The real short-term challenge is that sustainable aviation fuel is currently not cost-competitive with regular jet fuel because of its higher material and refining costs. The market incentives are also a challenge. Building new refineries takes significant capital investment and it is unclear exactly how much demand there will be for this fuel or whether the demand will justify the investment. Initial government investment is a theme of many new innovations, particularly those in the energy space. Demand — oftentimes stimulated by government action — interacts with innovation, investment, and new market entrants to increase supply and lower prices.
However, by the mid-1930s, the price of 100-octane had fallen to around 35 cents. By the mid-1940s, it was selling for approximately 15 cents. Similar trends existed with coal, oil, solar, wind, and other forms of renewable energy. Thus, it is reasonable to assume sustainable aviation fuel will follow a similar trend over the next several decades. Thus, looking beyond the obvious environmental impact, the national security imperatives to diversify supply and control supply chains should also encourage broader investments to bring down sustainable fuel costs.
Many of America’s staunchest allies and most valuable potential partners view climate change as one of the biggest issues of the century. This is especially true in the South Pacific, where the United States and China are competing for influence. Although many argue that America’s system of government and way of life already differentiates it from China, the benefits of capitalism or democracy are lessened if your home will be underwater soon. Thus, island nations could rationally choose to take Chinese investment in climate-change mitigation infrastructure, even if they would prefer an alliance with a democratic nation. China has already invested significantly in its diplomatic efforts in the Pacific region and is signing numerous security and aid agreements.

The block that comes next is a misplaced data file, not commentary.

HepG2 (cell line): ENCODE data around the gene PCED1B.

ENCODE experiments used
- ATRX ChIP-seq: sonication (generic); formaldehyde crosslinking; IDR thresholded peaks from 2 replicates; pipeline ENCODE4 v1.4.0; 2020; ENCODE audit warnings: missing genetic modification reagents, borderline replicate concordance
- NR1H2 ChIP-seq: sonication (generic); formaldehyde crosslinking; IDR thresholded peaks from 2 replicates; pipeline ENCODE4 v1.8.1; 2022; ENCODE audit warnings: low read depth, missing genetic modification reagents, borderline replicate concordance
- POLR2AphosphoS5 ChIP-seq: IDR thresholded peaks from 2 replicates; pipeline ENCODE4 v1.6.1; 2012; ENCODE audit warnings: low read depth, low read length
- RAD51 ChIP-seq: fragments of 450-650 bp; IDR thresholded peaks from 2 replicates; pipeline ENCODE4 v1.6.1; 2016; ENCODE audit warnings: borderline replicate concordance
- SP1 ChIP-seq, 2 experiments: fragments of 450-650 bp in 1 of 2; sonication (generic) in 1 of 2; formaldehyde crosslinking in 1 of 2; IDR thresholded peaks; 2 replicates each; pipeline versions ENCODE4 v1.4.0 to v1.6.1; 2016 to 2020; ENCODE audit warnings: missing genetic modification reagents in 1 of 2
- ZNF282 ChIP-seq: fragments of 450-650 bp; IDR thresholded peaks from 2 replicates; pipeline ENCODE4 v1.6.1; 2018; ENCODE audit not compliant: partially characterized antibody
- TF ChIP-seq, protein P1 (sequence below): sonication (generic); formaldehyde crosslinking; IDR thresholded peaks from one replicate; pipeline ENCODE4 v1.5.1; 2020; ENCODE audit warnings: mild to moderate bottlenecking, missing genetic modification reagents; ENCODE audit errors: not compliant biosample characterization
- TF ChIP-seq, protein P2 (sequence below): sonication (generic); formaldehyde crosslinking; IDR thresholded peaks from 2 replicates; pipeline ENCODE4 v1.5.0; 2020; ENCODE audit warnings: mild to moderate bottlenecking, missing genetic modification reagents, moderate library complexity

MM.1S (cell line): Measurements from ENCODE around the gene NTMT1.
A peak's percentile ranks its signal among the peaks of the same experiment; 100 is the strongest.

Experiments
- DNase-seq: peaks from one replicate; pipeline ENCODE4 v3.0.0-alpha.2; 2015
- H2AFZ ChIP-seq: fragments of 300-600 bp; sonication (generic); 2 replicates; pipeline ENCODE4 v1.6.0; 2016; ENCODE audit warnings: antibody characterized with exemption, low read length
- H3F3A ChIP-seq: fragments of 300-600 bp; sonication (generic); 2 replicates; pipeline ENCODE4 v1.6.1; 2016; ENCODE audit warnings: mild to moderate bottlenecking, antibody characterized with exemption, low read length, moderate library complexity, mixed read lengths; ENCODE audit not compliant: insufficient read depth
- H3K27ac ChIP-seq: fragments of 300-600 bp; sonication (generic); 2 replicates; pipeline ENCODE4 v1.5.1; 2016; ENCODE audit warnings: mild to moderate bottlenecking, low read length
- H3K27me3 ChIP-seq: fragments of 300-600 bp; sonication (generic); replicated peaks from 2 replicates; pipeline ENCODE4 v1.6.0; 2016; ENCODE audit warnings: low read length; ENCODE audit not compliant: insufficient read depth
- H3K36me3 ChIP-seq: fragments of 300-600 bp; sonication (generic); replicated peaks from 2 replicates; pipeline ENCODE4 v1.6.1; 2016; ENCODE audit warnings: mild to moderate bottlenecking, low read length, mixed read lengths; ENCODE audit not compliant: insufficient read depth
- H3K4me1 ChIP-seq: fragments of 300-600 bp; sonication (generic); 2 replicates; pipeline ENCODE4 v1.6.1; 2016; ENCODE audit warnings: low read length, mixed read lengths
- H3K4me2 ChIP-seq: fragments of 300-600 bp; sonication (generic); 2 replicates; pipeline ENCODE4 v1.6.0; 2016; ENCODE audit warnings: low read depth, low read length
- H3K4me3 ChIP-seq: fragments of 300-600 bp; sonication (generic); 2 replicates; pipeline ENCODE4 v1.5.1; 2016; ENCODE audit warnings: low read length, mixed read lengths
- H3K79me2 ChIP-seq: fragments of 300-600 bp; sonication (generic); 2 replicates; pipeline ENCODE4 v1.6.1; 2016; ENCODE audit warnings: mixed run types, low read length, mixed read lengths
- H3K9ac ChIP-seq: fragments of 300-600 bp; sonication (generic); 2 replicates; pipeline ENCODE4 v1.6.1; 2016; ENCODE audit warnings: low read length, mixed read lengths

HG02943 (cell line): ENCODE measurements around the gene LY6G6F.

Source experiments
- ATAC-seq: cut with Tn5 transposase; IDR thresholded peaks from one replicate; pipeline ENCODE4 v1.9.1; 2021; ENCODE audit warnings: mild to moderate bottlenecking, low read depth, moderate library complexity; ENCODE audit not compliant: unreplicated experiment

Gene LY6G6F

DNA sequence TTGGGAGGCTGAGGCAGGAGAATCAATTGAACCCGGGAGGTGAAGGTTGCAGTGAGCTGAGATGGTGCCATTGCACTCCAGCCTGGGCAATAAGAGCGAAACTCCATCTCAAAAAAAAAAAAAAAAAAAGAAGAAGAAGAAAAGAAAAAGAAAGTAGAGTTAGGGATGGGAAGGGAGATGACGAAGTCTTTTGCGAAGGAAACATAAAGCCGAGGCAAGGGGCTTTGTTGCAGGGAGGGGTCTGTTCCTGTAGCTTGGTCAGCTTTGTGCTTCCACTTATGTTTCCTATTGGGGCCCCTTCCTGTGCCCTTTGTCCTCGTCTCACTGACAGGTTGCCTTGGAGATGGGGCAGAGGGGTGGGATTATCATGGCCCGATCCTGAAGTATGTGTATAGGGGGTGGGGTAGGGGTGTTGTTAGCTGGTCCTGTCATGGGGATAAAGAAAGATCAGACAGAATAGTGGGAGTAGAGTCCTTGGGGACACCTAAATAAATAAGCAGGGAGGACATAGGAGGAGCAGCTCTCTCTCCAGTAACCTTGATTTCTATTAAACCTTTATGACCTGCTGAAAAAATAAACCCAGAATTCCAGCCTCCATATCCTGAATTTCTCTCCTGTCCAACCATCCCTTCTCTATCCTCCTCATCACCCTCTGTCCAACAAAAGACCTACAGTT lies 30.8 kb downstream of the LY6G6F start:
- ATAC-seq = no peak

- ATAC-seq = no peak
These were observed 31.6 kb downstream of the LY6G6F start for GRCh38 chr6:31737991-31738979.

The United States should be a critical partner for allied and prospective partner nations investing in climate-related infrastructure. One element of this can be building out sustainable aviation fuel refineries and storage facilities to spur local development. This effort could be done in conjunction with existing energy producers to build buy-in, ensure market stability, and to leverage private capital. Investments could also be targeted toward strategically meaningful areas.